Nine years nine months eight days old. Birthdays are very important to Julia. So are bunnies, and when Julia went on a short walk by herself from the driveway toward the gate yesterday, she returned grinning hugely coming in the door with quick steps to tell Buck and me that she had seen two rabbits in the edge of the wood near the stream bed.
“They didn’t run, and I tried not to move. We just looked at each other,” she said, eyes large.
It was a simple day. I taught her how to play Scrabble. We used up all but one letter and even kept score. We played one game of no rules kid’s dominoes, stayed in the pool ’til we were pruny and feeling the sun, made grilled cheese sandwiches and ate frozen red grapes.
When you really let go of all the other things you had planned to do during a day and make a decision to be fully present with a child, it can be a profound experience. We discussed art, kindness, complexities of different learning styles, idiosyncrasies of teachers, the wonderful way of a mom with baked chicken and couscous, love for one’s brother and sister away on a trip this week, hopes for the future and sweetness of life.
In Andy Couturier’s book, Writing Open The Mind, he recommends using the Tarot as a creative tool for writers to help them drop into the deep subconscious. One day when I was reading one of my favorite blogs, 3rd House Journal, I noticed Leslee had a sidebar item called “Support My Friends.” One listing was for Sakki-Sakki, design and tarot. I ordered a set and they arrived two days ago in an intriguing-looking package mailed from Israel.
Young Julia had never heard of Tarot cards, but was captivated by the gorgeous images. The deck provided several hours of interesting conversation for us as we shuffled and turned over images, finally spreading out the entire set so we could look at each in turn. Her favorites were “Strength” and “The Empress.” Couturier describes the Tarot as an “unbound book,” a “map of experience in life and of consciousness in its weird and unbridled guises;” a “non-liner text.” He asserts that the associative power of the images combined with the ability to shuffle the images to make continually new sequences gives a “particular access into the inarticulable, druidic realms of our as-yet-unknown interior.”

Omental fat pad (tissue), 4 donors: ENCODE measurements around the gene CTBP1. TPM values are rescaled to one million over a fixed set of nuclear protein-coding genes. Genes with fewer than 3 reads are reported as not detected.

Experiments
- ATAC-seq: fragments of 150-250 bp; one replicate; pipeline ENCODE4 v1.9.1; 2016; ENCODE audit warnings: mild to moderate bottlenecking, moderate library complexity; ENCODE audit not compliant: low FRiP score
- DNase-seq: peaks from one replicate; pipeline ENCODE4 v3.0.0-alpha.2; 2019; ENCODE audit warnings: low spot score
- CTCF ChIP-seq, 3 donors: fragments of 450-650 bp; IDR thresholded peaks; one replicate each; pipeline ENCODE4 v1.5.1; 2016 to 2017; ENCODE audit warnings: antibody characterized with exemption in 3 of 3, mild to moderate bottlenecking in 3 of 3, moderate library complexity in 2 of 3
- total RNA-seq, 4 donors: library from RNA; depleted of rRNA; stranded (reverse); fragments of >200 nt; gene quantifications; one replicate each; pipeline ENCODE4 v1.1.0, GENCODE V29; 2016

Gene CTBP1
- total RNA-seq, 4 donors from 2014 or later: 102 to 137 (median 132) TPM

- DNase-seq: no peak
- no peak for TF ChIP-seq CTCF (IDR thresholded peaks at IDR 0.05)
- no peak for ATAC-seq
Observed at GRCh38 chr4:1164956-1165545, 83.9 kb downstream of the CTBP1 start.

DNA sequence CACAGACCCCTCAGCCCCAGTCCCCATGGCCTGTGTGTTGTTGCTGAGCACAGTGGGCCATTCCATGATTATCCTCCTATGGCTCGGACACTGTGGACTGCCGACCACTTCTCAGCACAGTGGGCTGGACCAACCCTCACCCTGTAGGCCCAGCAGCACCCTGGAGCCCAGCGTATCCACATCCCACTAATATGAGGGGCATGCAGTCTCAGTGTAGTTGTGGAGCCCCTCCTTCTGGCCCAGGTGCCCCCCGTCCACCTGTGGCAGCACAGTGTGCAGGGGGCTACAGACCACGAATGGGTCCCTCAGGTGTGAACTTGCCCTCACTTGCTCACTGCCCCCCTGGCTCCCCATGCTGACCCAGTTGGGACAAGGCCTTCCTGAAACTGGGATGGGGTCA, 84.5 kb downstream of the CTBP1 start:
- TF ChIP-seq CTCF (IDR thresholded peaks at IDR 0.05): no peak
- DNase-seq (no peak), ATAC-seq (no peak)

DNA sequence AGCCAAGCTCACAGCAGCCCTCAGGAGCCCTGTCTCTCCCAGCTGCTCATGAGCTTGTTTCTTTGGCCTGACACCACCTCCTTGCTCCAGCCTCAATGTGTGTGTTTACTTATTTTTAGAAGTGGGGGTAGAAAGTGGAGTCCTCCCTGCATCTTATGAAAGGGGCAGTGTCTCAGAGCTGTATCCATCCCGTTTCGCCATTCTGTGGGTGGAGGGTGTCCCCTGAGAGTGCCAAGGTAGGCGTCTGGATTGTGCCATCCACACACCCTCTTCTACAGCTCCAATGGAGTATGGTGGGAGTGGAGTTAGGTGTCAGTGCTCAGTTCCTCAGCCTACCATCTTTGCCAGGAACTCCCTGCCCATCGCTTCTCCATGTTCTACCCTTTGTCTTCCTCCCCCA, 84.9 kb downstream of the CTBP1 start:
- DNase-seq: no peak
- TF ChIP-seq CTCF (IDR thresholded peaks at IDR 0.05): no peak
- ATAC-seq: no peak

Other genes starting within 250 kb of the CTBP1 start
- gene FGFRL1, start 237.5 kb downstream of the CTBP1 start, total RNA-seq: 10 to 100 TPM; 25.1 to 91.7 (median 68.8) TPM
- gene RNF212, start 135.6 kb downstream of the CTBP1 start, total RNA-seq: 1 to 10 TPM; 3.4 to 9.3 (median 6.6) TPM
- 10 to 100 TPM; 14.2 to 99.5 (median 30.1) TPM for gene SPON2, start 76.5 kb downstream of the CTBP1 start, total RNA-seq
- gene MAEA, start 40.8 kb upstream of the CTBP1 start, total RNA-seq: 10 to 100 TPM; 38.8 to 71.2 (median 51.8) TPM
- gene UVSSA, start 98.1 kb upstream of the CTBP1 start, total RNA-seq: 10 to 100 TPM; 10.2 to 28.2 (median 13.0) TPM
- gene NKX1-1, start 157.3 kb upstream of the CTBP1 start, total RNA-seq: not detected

Judging by the nature of the questions raised and the conversation which flowed as Julia and I looked at the Sakki-Sakki cards, I can see they may be a useful tool to hopscotch quickly over one’s Big Editor who guards the gate to the all good stuff in your head.
Julia, is a real person, a budding naturalist, artist, thinker and questioner. Her mega watt smile lights up any room. She is curious, adaptive, resilient, and knows more than most about how to love her family, friends, and fellow creatures.